Master of the Dark


That would be Ike’s grade for his performance yesterday even if our scores had been awful.  How, you ask, would that be possible since dressage schooling show success is typically judged by your score and ribbons earned?  Let me explain.

I last rode on Tuesday at our lesson.  Life intervened the rest of the week and kept me out of the saddle and away from the barn until Friday.  My job which pays the bills, general life maintenance (read, laundry and house work), and ACL surgery on my dog Tim’s knee demanded my attention.  I managed to make it to the barn long enough on Friday to load the trailer and groom big man.  I put in the basic braids so all I had to do in the morning was roll them into our cheater buttons.  Ike would have had every right to act out since he’d had limited work.

Yesterday started at 3:30 a.m. in the DARK of night.  Had to tend to Tim – getting medicine to go down and a morning walk were necessary.  A quick stop for coffee was also necessary and then the 25 minute drive to the barn in the DARK.  Arrived at the barn at 4:30 a.m.  It is very DARK in the country.  The horses all nickered to me as I opened the barn doors and turned on the light; not sure if it was “good to see you” nickers or  “turn off the lights, we are sleeping” nickers.  In either case, all eyes were wide open when I fed Ike, so everyone got some oats and hay.  Ike balked at getting on the trailer.  I’m assuming because it was DARK and way too early to be going anywhere.  Since he is such a good sport, he finally conceeded and we were on our way at 5:00 a.m.

We arrived at the show barn at 6:15 a.m. in the DARK.  We parked in the field in the DARK.  Did we remember a flashlight?  Of course not.  So we unloaded Ike and tacked in the DARK.  Since it was DARK and there was no one else at the show, I opted to not put Ike and I in our Halloween costumes.  What was the point?  It was DARK and no one could see it.  We then walked through the field and down the path in the DARK.  Checked in with the show secretary in the DARK.  The one advantage to being there at this early hour – since there were no lights in the field where warmup was to be, they let me warm up in the competition arena since it had lights.  The lights did a decent job at providing light, but there were still DARK, boogie man corners and shadows.  Ike, being the star that he is, didn’t spook at anything.

I should also mention that we rode by ourselves for most of warm up.  Thank goodness my husband and Ms. C were also there so Ike had some ground support.  About 7:00 a.m. another horse showed up; it was the other horse in our class.  As it turns out, the other competitor in our group scratched…I’m betting it was because they did not wish to ride in the DARK.  Ike’s warm up went fairly well.  We had tense moments and some stumbling.  Hey when it is DARK, I tend to have trouble as well.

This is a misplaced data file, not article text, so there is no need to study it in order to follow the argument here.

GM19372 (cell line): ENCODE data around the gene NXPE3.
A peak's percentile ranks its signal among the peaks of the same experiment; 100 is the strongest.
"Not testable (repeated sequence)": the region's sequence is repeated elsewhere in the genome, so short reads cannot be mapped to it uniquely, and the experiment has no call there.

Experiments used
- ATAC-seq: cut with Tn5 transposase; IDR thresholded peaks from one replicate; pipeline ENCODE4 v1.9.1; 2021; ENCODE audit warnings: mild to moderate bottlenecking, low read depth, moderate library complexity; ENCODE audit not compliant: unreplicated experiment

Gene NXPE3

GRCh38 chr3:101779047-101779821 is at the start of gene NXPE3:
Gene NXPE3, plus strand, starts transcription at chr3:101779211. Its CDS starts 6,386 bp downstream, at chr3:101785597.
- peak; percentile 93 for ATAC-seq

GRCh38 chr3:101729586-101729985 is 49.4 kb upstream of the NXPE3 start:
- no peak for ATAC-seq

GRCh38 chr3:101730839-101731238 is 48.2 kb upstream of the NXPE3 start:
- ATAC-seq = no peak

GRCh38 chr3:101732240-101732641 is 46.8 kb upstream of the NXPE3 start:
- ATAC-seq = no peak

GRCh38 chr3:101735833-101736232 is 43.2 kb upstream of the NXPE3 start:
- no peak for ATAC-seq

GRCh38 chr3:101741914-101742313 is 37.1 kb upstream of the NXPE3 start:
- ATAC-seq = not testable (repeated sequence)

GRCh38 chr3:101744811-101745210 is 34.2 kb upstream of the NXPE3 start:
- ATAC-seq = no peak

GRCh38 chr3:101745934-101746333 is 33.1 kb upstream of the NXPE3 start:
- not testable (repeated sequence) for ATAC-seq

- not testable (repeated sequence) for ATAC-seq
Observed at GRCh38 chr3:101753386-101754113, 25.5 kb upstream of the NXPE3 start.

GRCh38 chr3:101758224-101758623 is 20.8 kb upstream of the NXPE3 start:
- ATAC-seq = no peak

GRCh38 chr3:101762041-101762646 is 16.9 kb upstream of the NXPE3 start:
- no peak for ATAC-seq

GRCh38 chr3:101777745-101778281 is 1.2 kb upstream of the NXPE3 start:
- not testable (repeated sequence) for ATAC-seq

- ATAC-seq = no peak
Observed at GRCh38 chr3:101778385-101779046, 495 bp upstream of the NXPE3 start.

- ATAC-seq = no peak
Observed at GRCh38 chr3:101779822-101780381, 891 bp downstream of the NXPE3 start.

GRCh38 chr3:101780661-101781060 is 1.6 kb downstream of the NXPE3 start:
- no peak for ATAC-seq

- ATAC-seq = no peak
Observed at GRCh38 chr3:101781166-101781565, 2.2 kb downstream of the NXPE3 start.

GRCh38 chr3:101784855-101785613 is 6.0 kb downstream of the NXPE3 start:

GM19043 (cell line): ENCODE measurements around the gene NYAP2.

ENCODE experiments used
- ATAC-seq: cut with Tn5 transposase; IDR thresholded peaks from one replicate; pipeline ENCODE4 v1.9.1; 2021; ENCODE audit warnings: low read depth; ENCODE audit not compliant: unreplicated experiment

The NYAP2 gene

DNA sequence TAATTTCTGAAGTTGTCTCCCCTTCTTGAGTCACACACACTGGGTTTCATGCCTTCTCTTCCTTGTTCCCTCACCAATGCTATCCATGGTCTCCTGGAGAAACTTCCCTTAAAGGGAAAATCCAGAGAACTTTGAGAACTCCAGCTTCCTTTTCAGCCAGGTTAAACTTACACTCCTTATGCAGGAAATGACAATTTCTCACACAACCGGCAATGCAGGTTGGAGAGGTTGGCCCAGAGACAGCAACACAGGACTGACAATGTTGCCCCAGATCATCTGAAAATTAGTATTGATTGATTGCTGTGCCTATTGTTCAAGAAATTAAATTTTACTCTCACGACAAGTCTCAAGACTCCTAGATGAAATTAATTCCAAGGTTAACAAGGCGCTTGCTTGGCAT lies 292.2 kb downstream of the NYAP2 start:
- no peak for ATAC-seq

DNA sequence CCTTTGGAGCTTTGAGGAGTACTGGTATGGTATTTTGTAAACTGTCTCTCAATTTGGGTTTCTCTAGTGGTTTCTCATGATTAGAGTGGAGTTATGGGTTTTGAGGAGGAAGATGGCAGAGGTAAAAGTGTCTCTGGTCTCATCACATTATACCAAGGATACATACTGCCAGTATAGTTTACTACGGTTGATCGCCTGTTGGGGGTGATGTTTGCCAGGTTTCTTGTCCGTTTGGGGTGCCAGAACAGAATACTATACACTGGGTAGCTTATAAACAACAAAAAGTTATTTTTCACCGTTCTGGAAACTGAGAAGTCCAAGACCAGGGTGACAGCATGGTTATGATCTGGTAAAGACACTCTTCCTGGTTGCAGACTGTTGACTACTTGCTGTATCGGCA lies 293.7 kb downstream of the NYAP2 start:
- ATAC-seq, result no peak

It was finally time for Training Level Test 2.  Not our best effort.  Ike was inconsistent in his rhythm and even felt “off” during half of the test.  He also kept trying to break into canter.  The judge took some time to talk to us after our ride since the scratches opened up a block of time.  She also noticed the odd movement, but told me there were some nice moments.  She complimented my riding and Ike’s stellar performance in the early morning DARKNESS.  We ended up with a 62.5% but it came with a blue ribbon.

They let me and the other competitor do another 5 minutes of warm up in the competition ring before our second rides.  The sun was just starting to peak over the horizon, so the field was still pretty DARK.  During this five minute period, Ms. C had us trot in a circle around her and she checked Ike’s shoes.  Maybe he stepped on a rock?  Maybe when he tripped in the DARK, he torqued something?  His movement was still not quite right…..and then he finally pooped……..and my happy horse returned.  Ah!

I could feel the difference as we headed down centerline for our second test.  Ike’s rhythm was steady, there was no hitch in his giddyup, and there was no general ickiness in any of his movement.  His canter transitions were prompt (a good thing since they have a coefficient in Test 3).  His trot loops were smooth.  We even nailed our canter turn onto the long diagonal and the down transition at X.  His walk was marching and forward.  I was tickled with our test.  The judge was as well.  Her oral comment, “WOW! What a difference!  What did you do??”  LOL, I told her what made the difference.  She laughed.  She was very complimentary of our test and the score reflected her comments – 68.6%!!  Way to go big man.

As we headed back to the trailer, we finally saw more competitors.  We also could see the path back to the trailer parking and the fields and the ground and the tack room.  The sun had made its daily appearance and night was over as was our work for the day.  I joked that our experience prepared us for riding under the lights at Devon.  Ha!  Although we didn’t make it to the 70% mark, I cannot complain.  My big man proved to me that he is a rising star.

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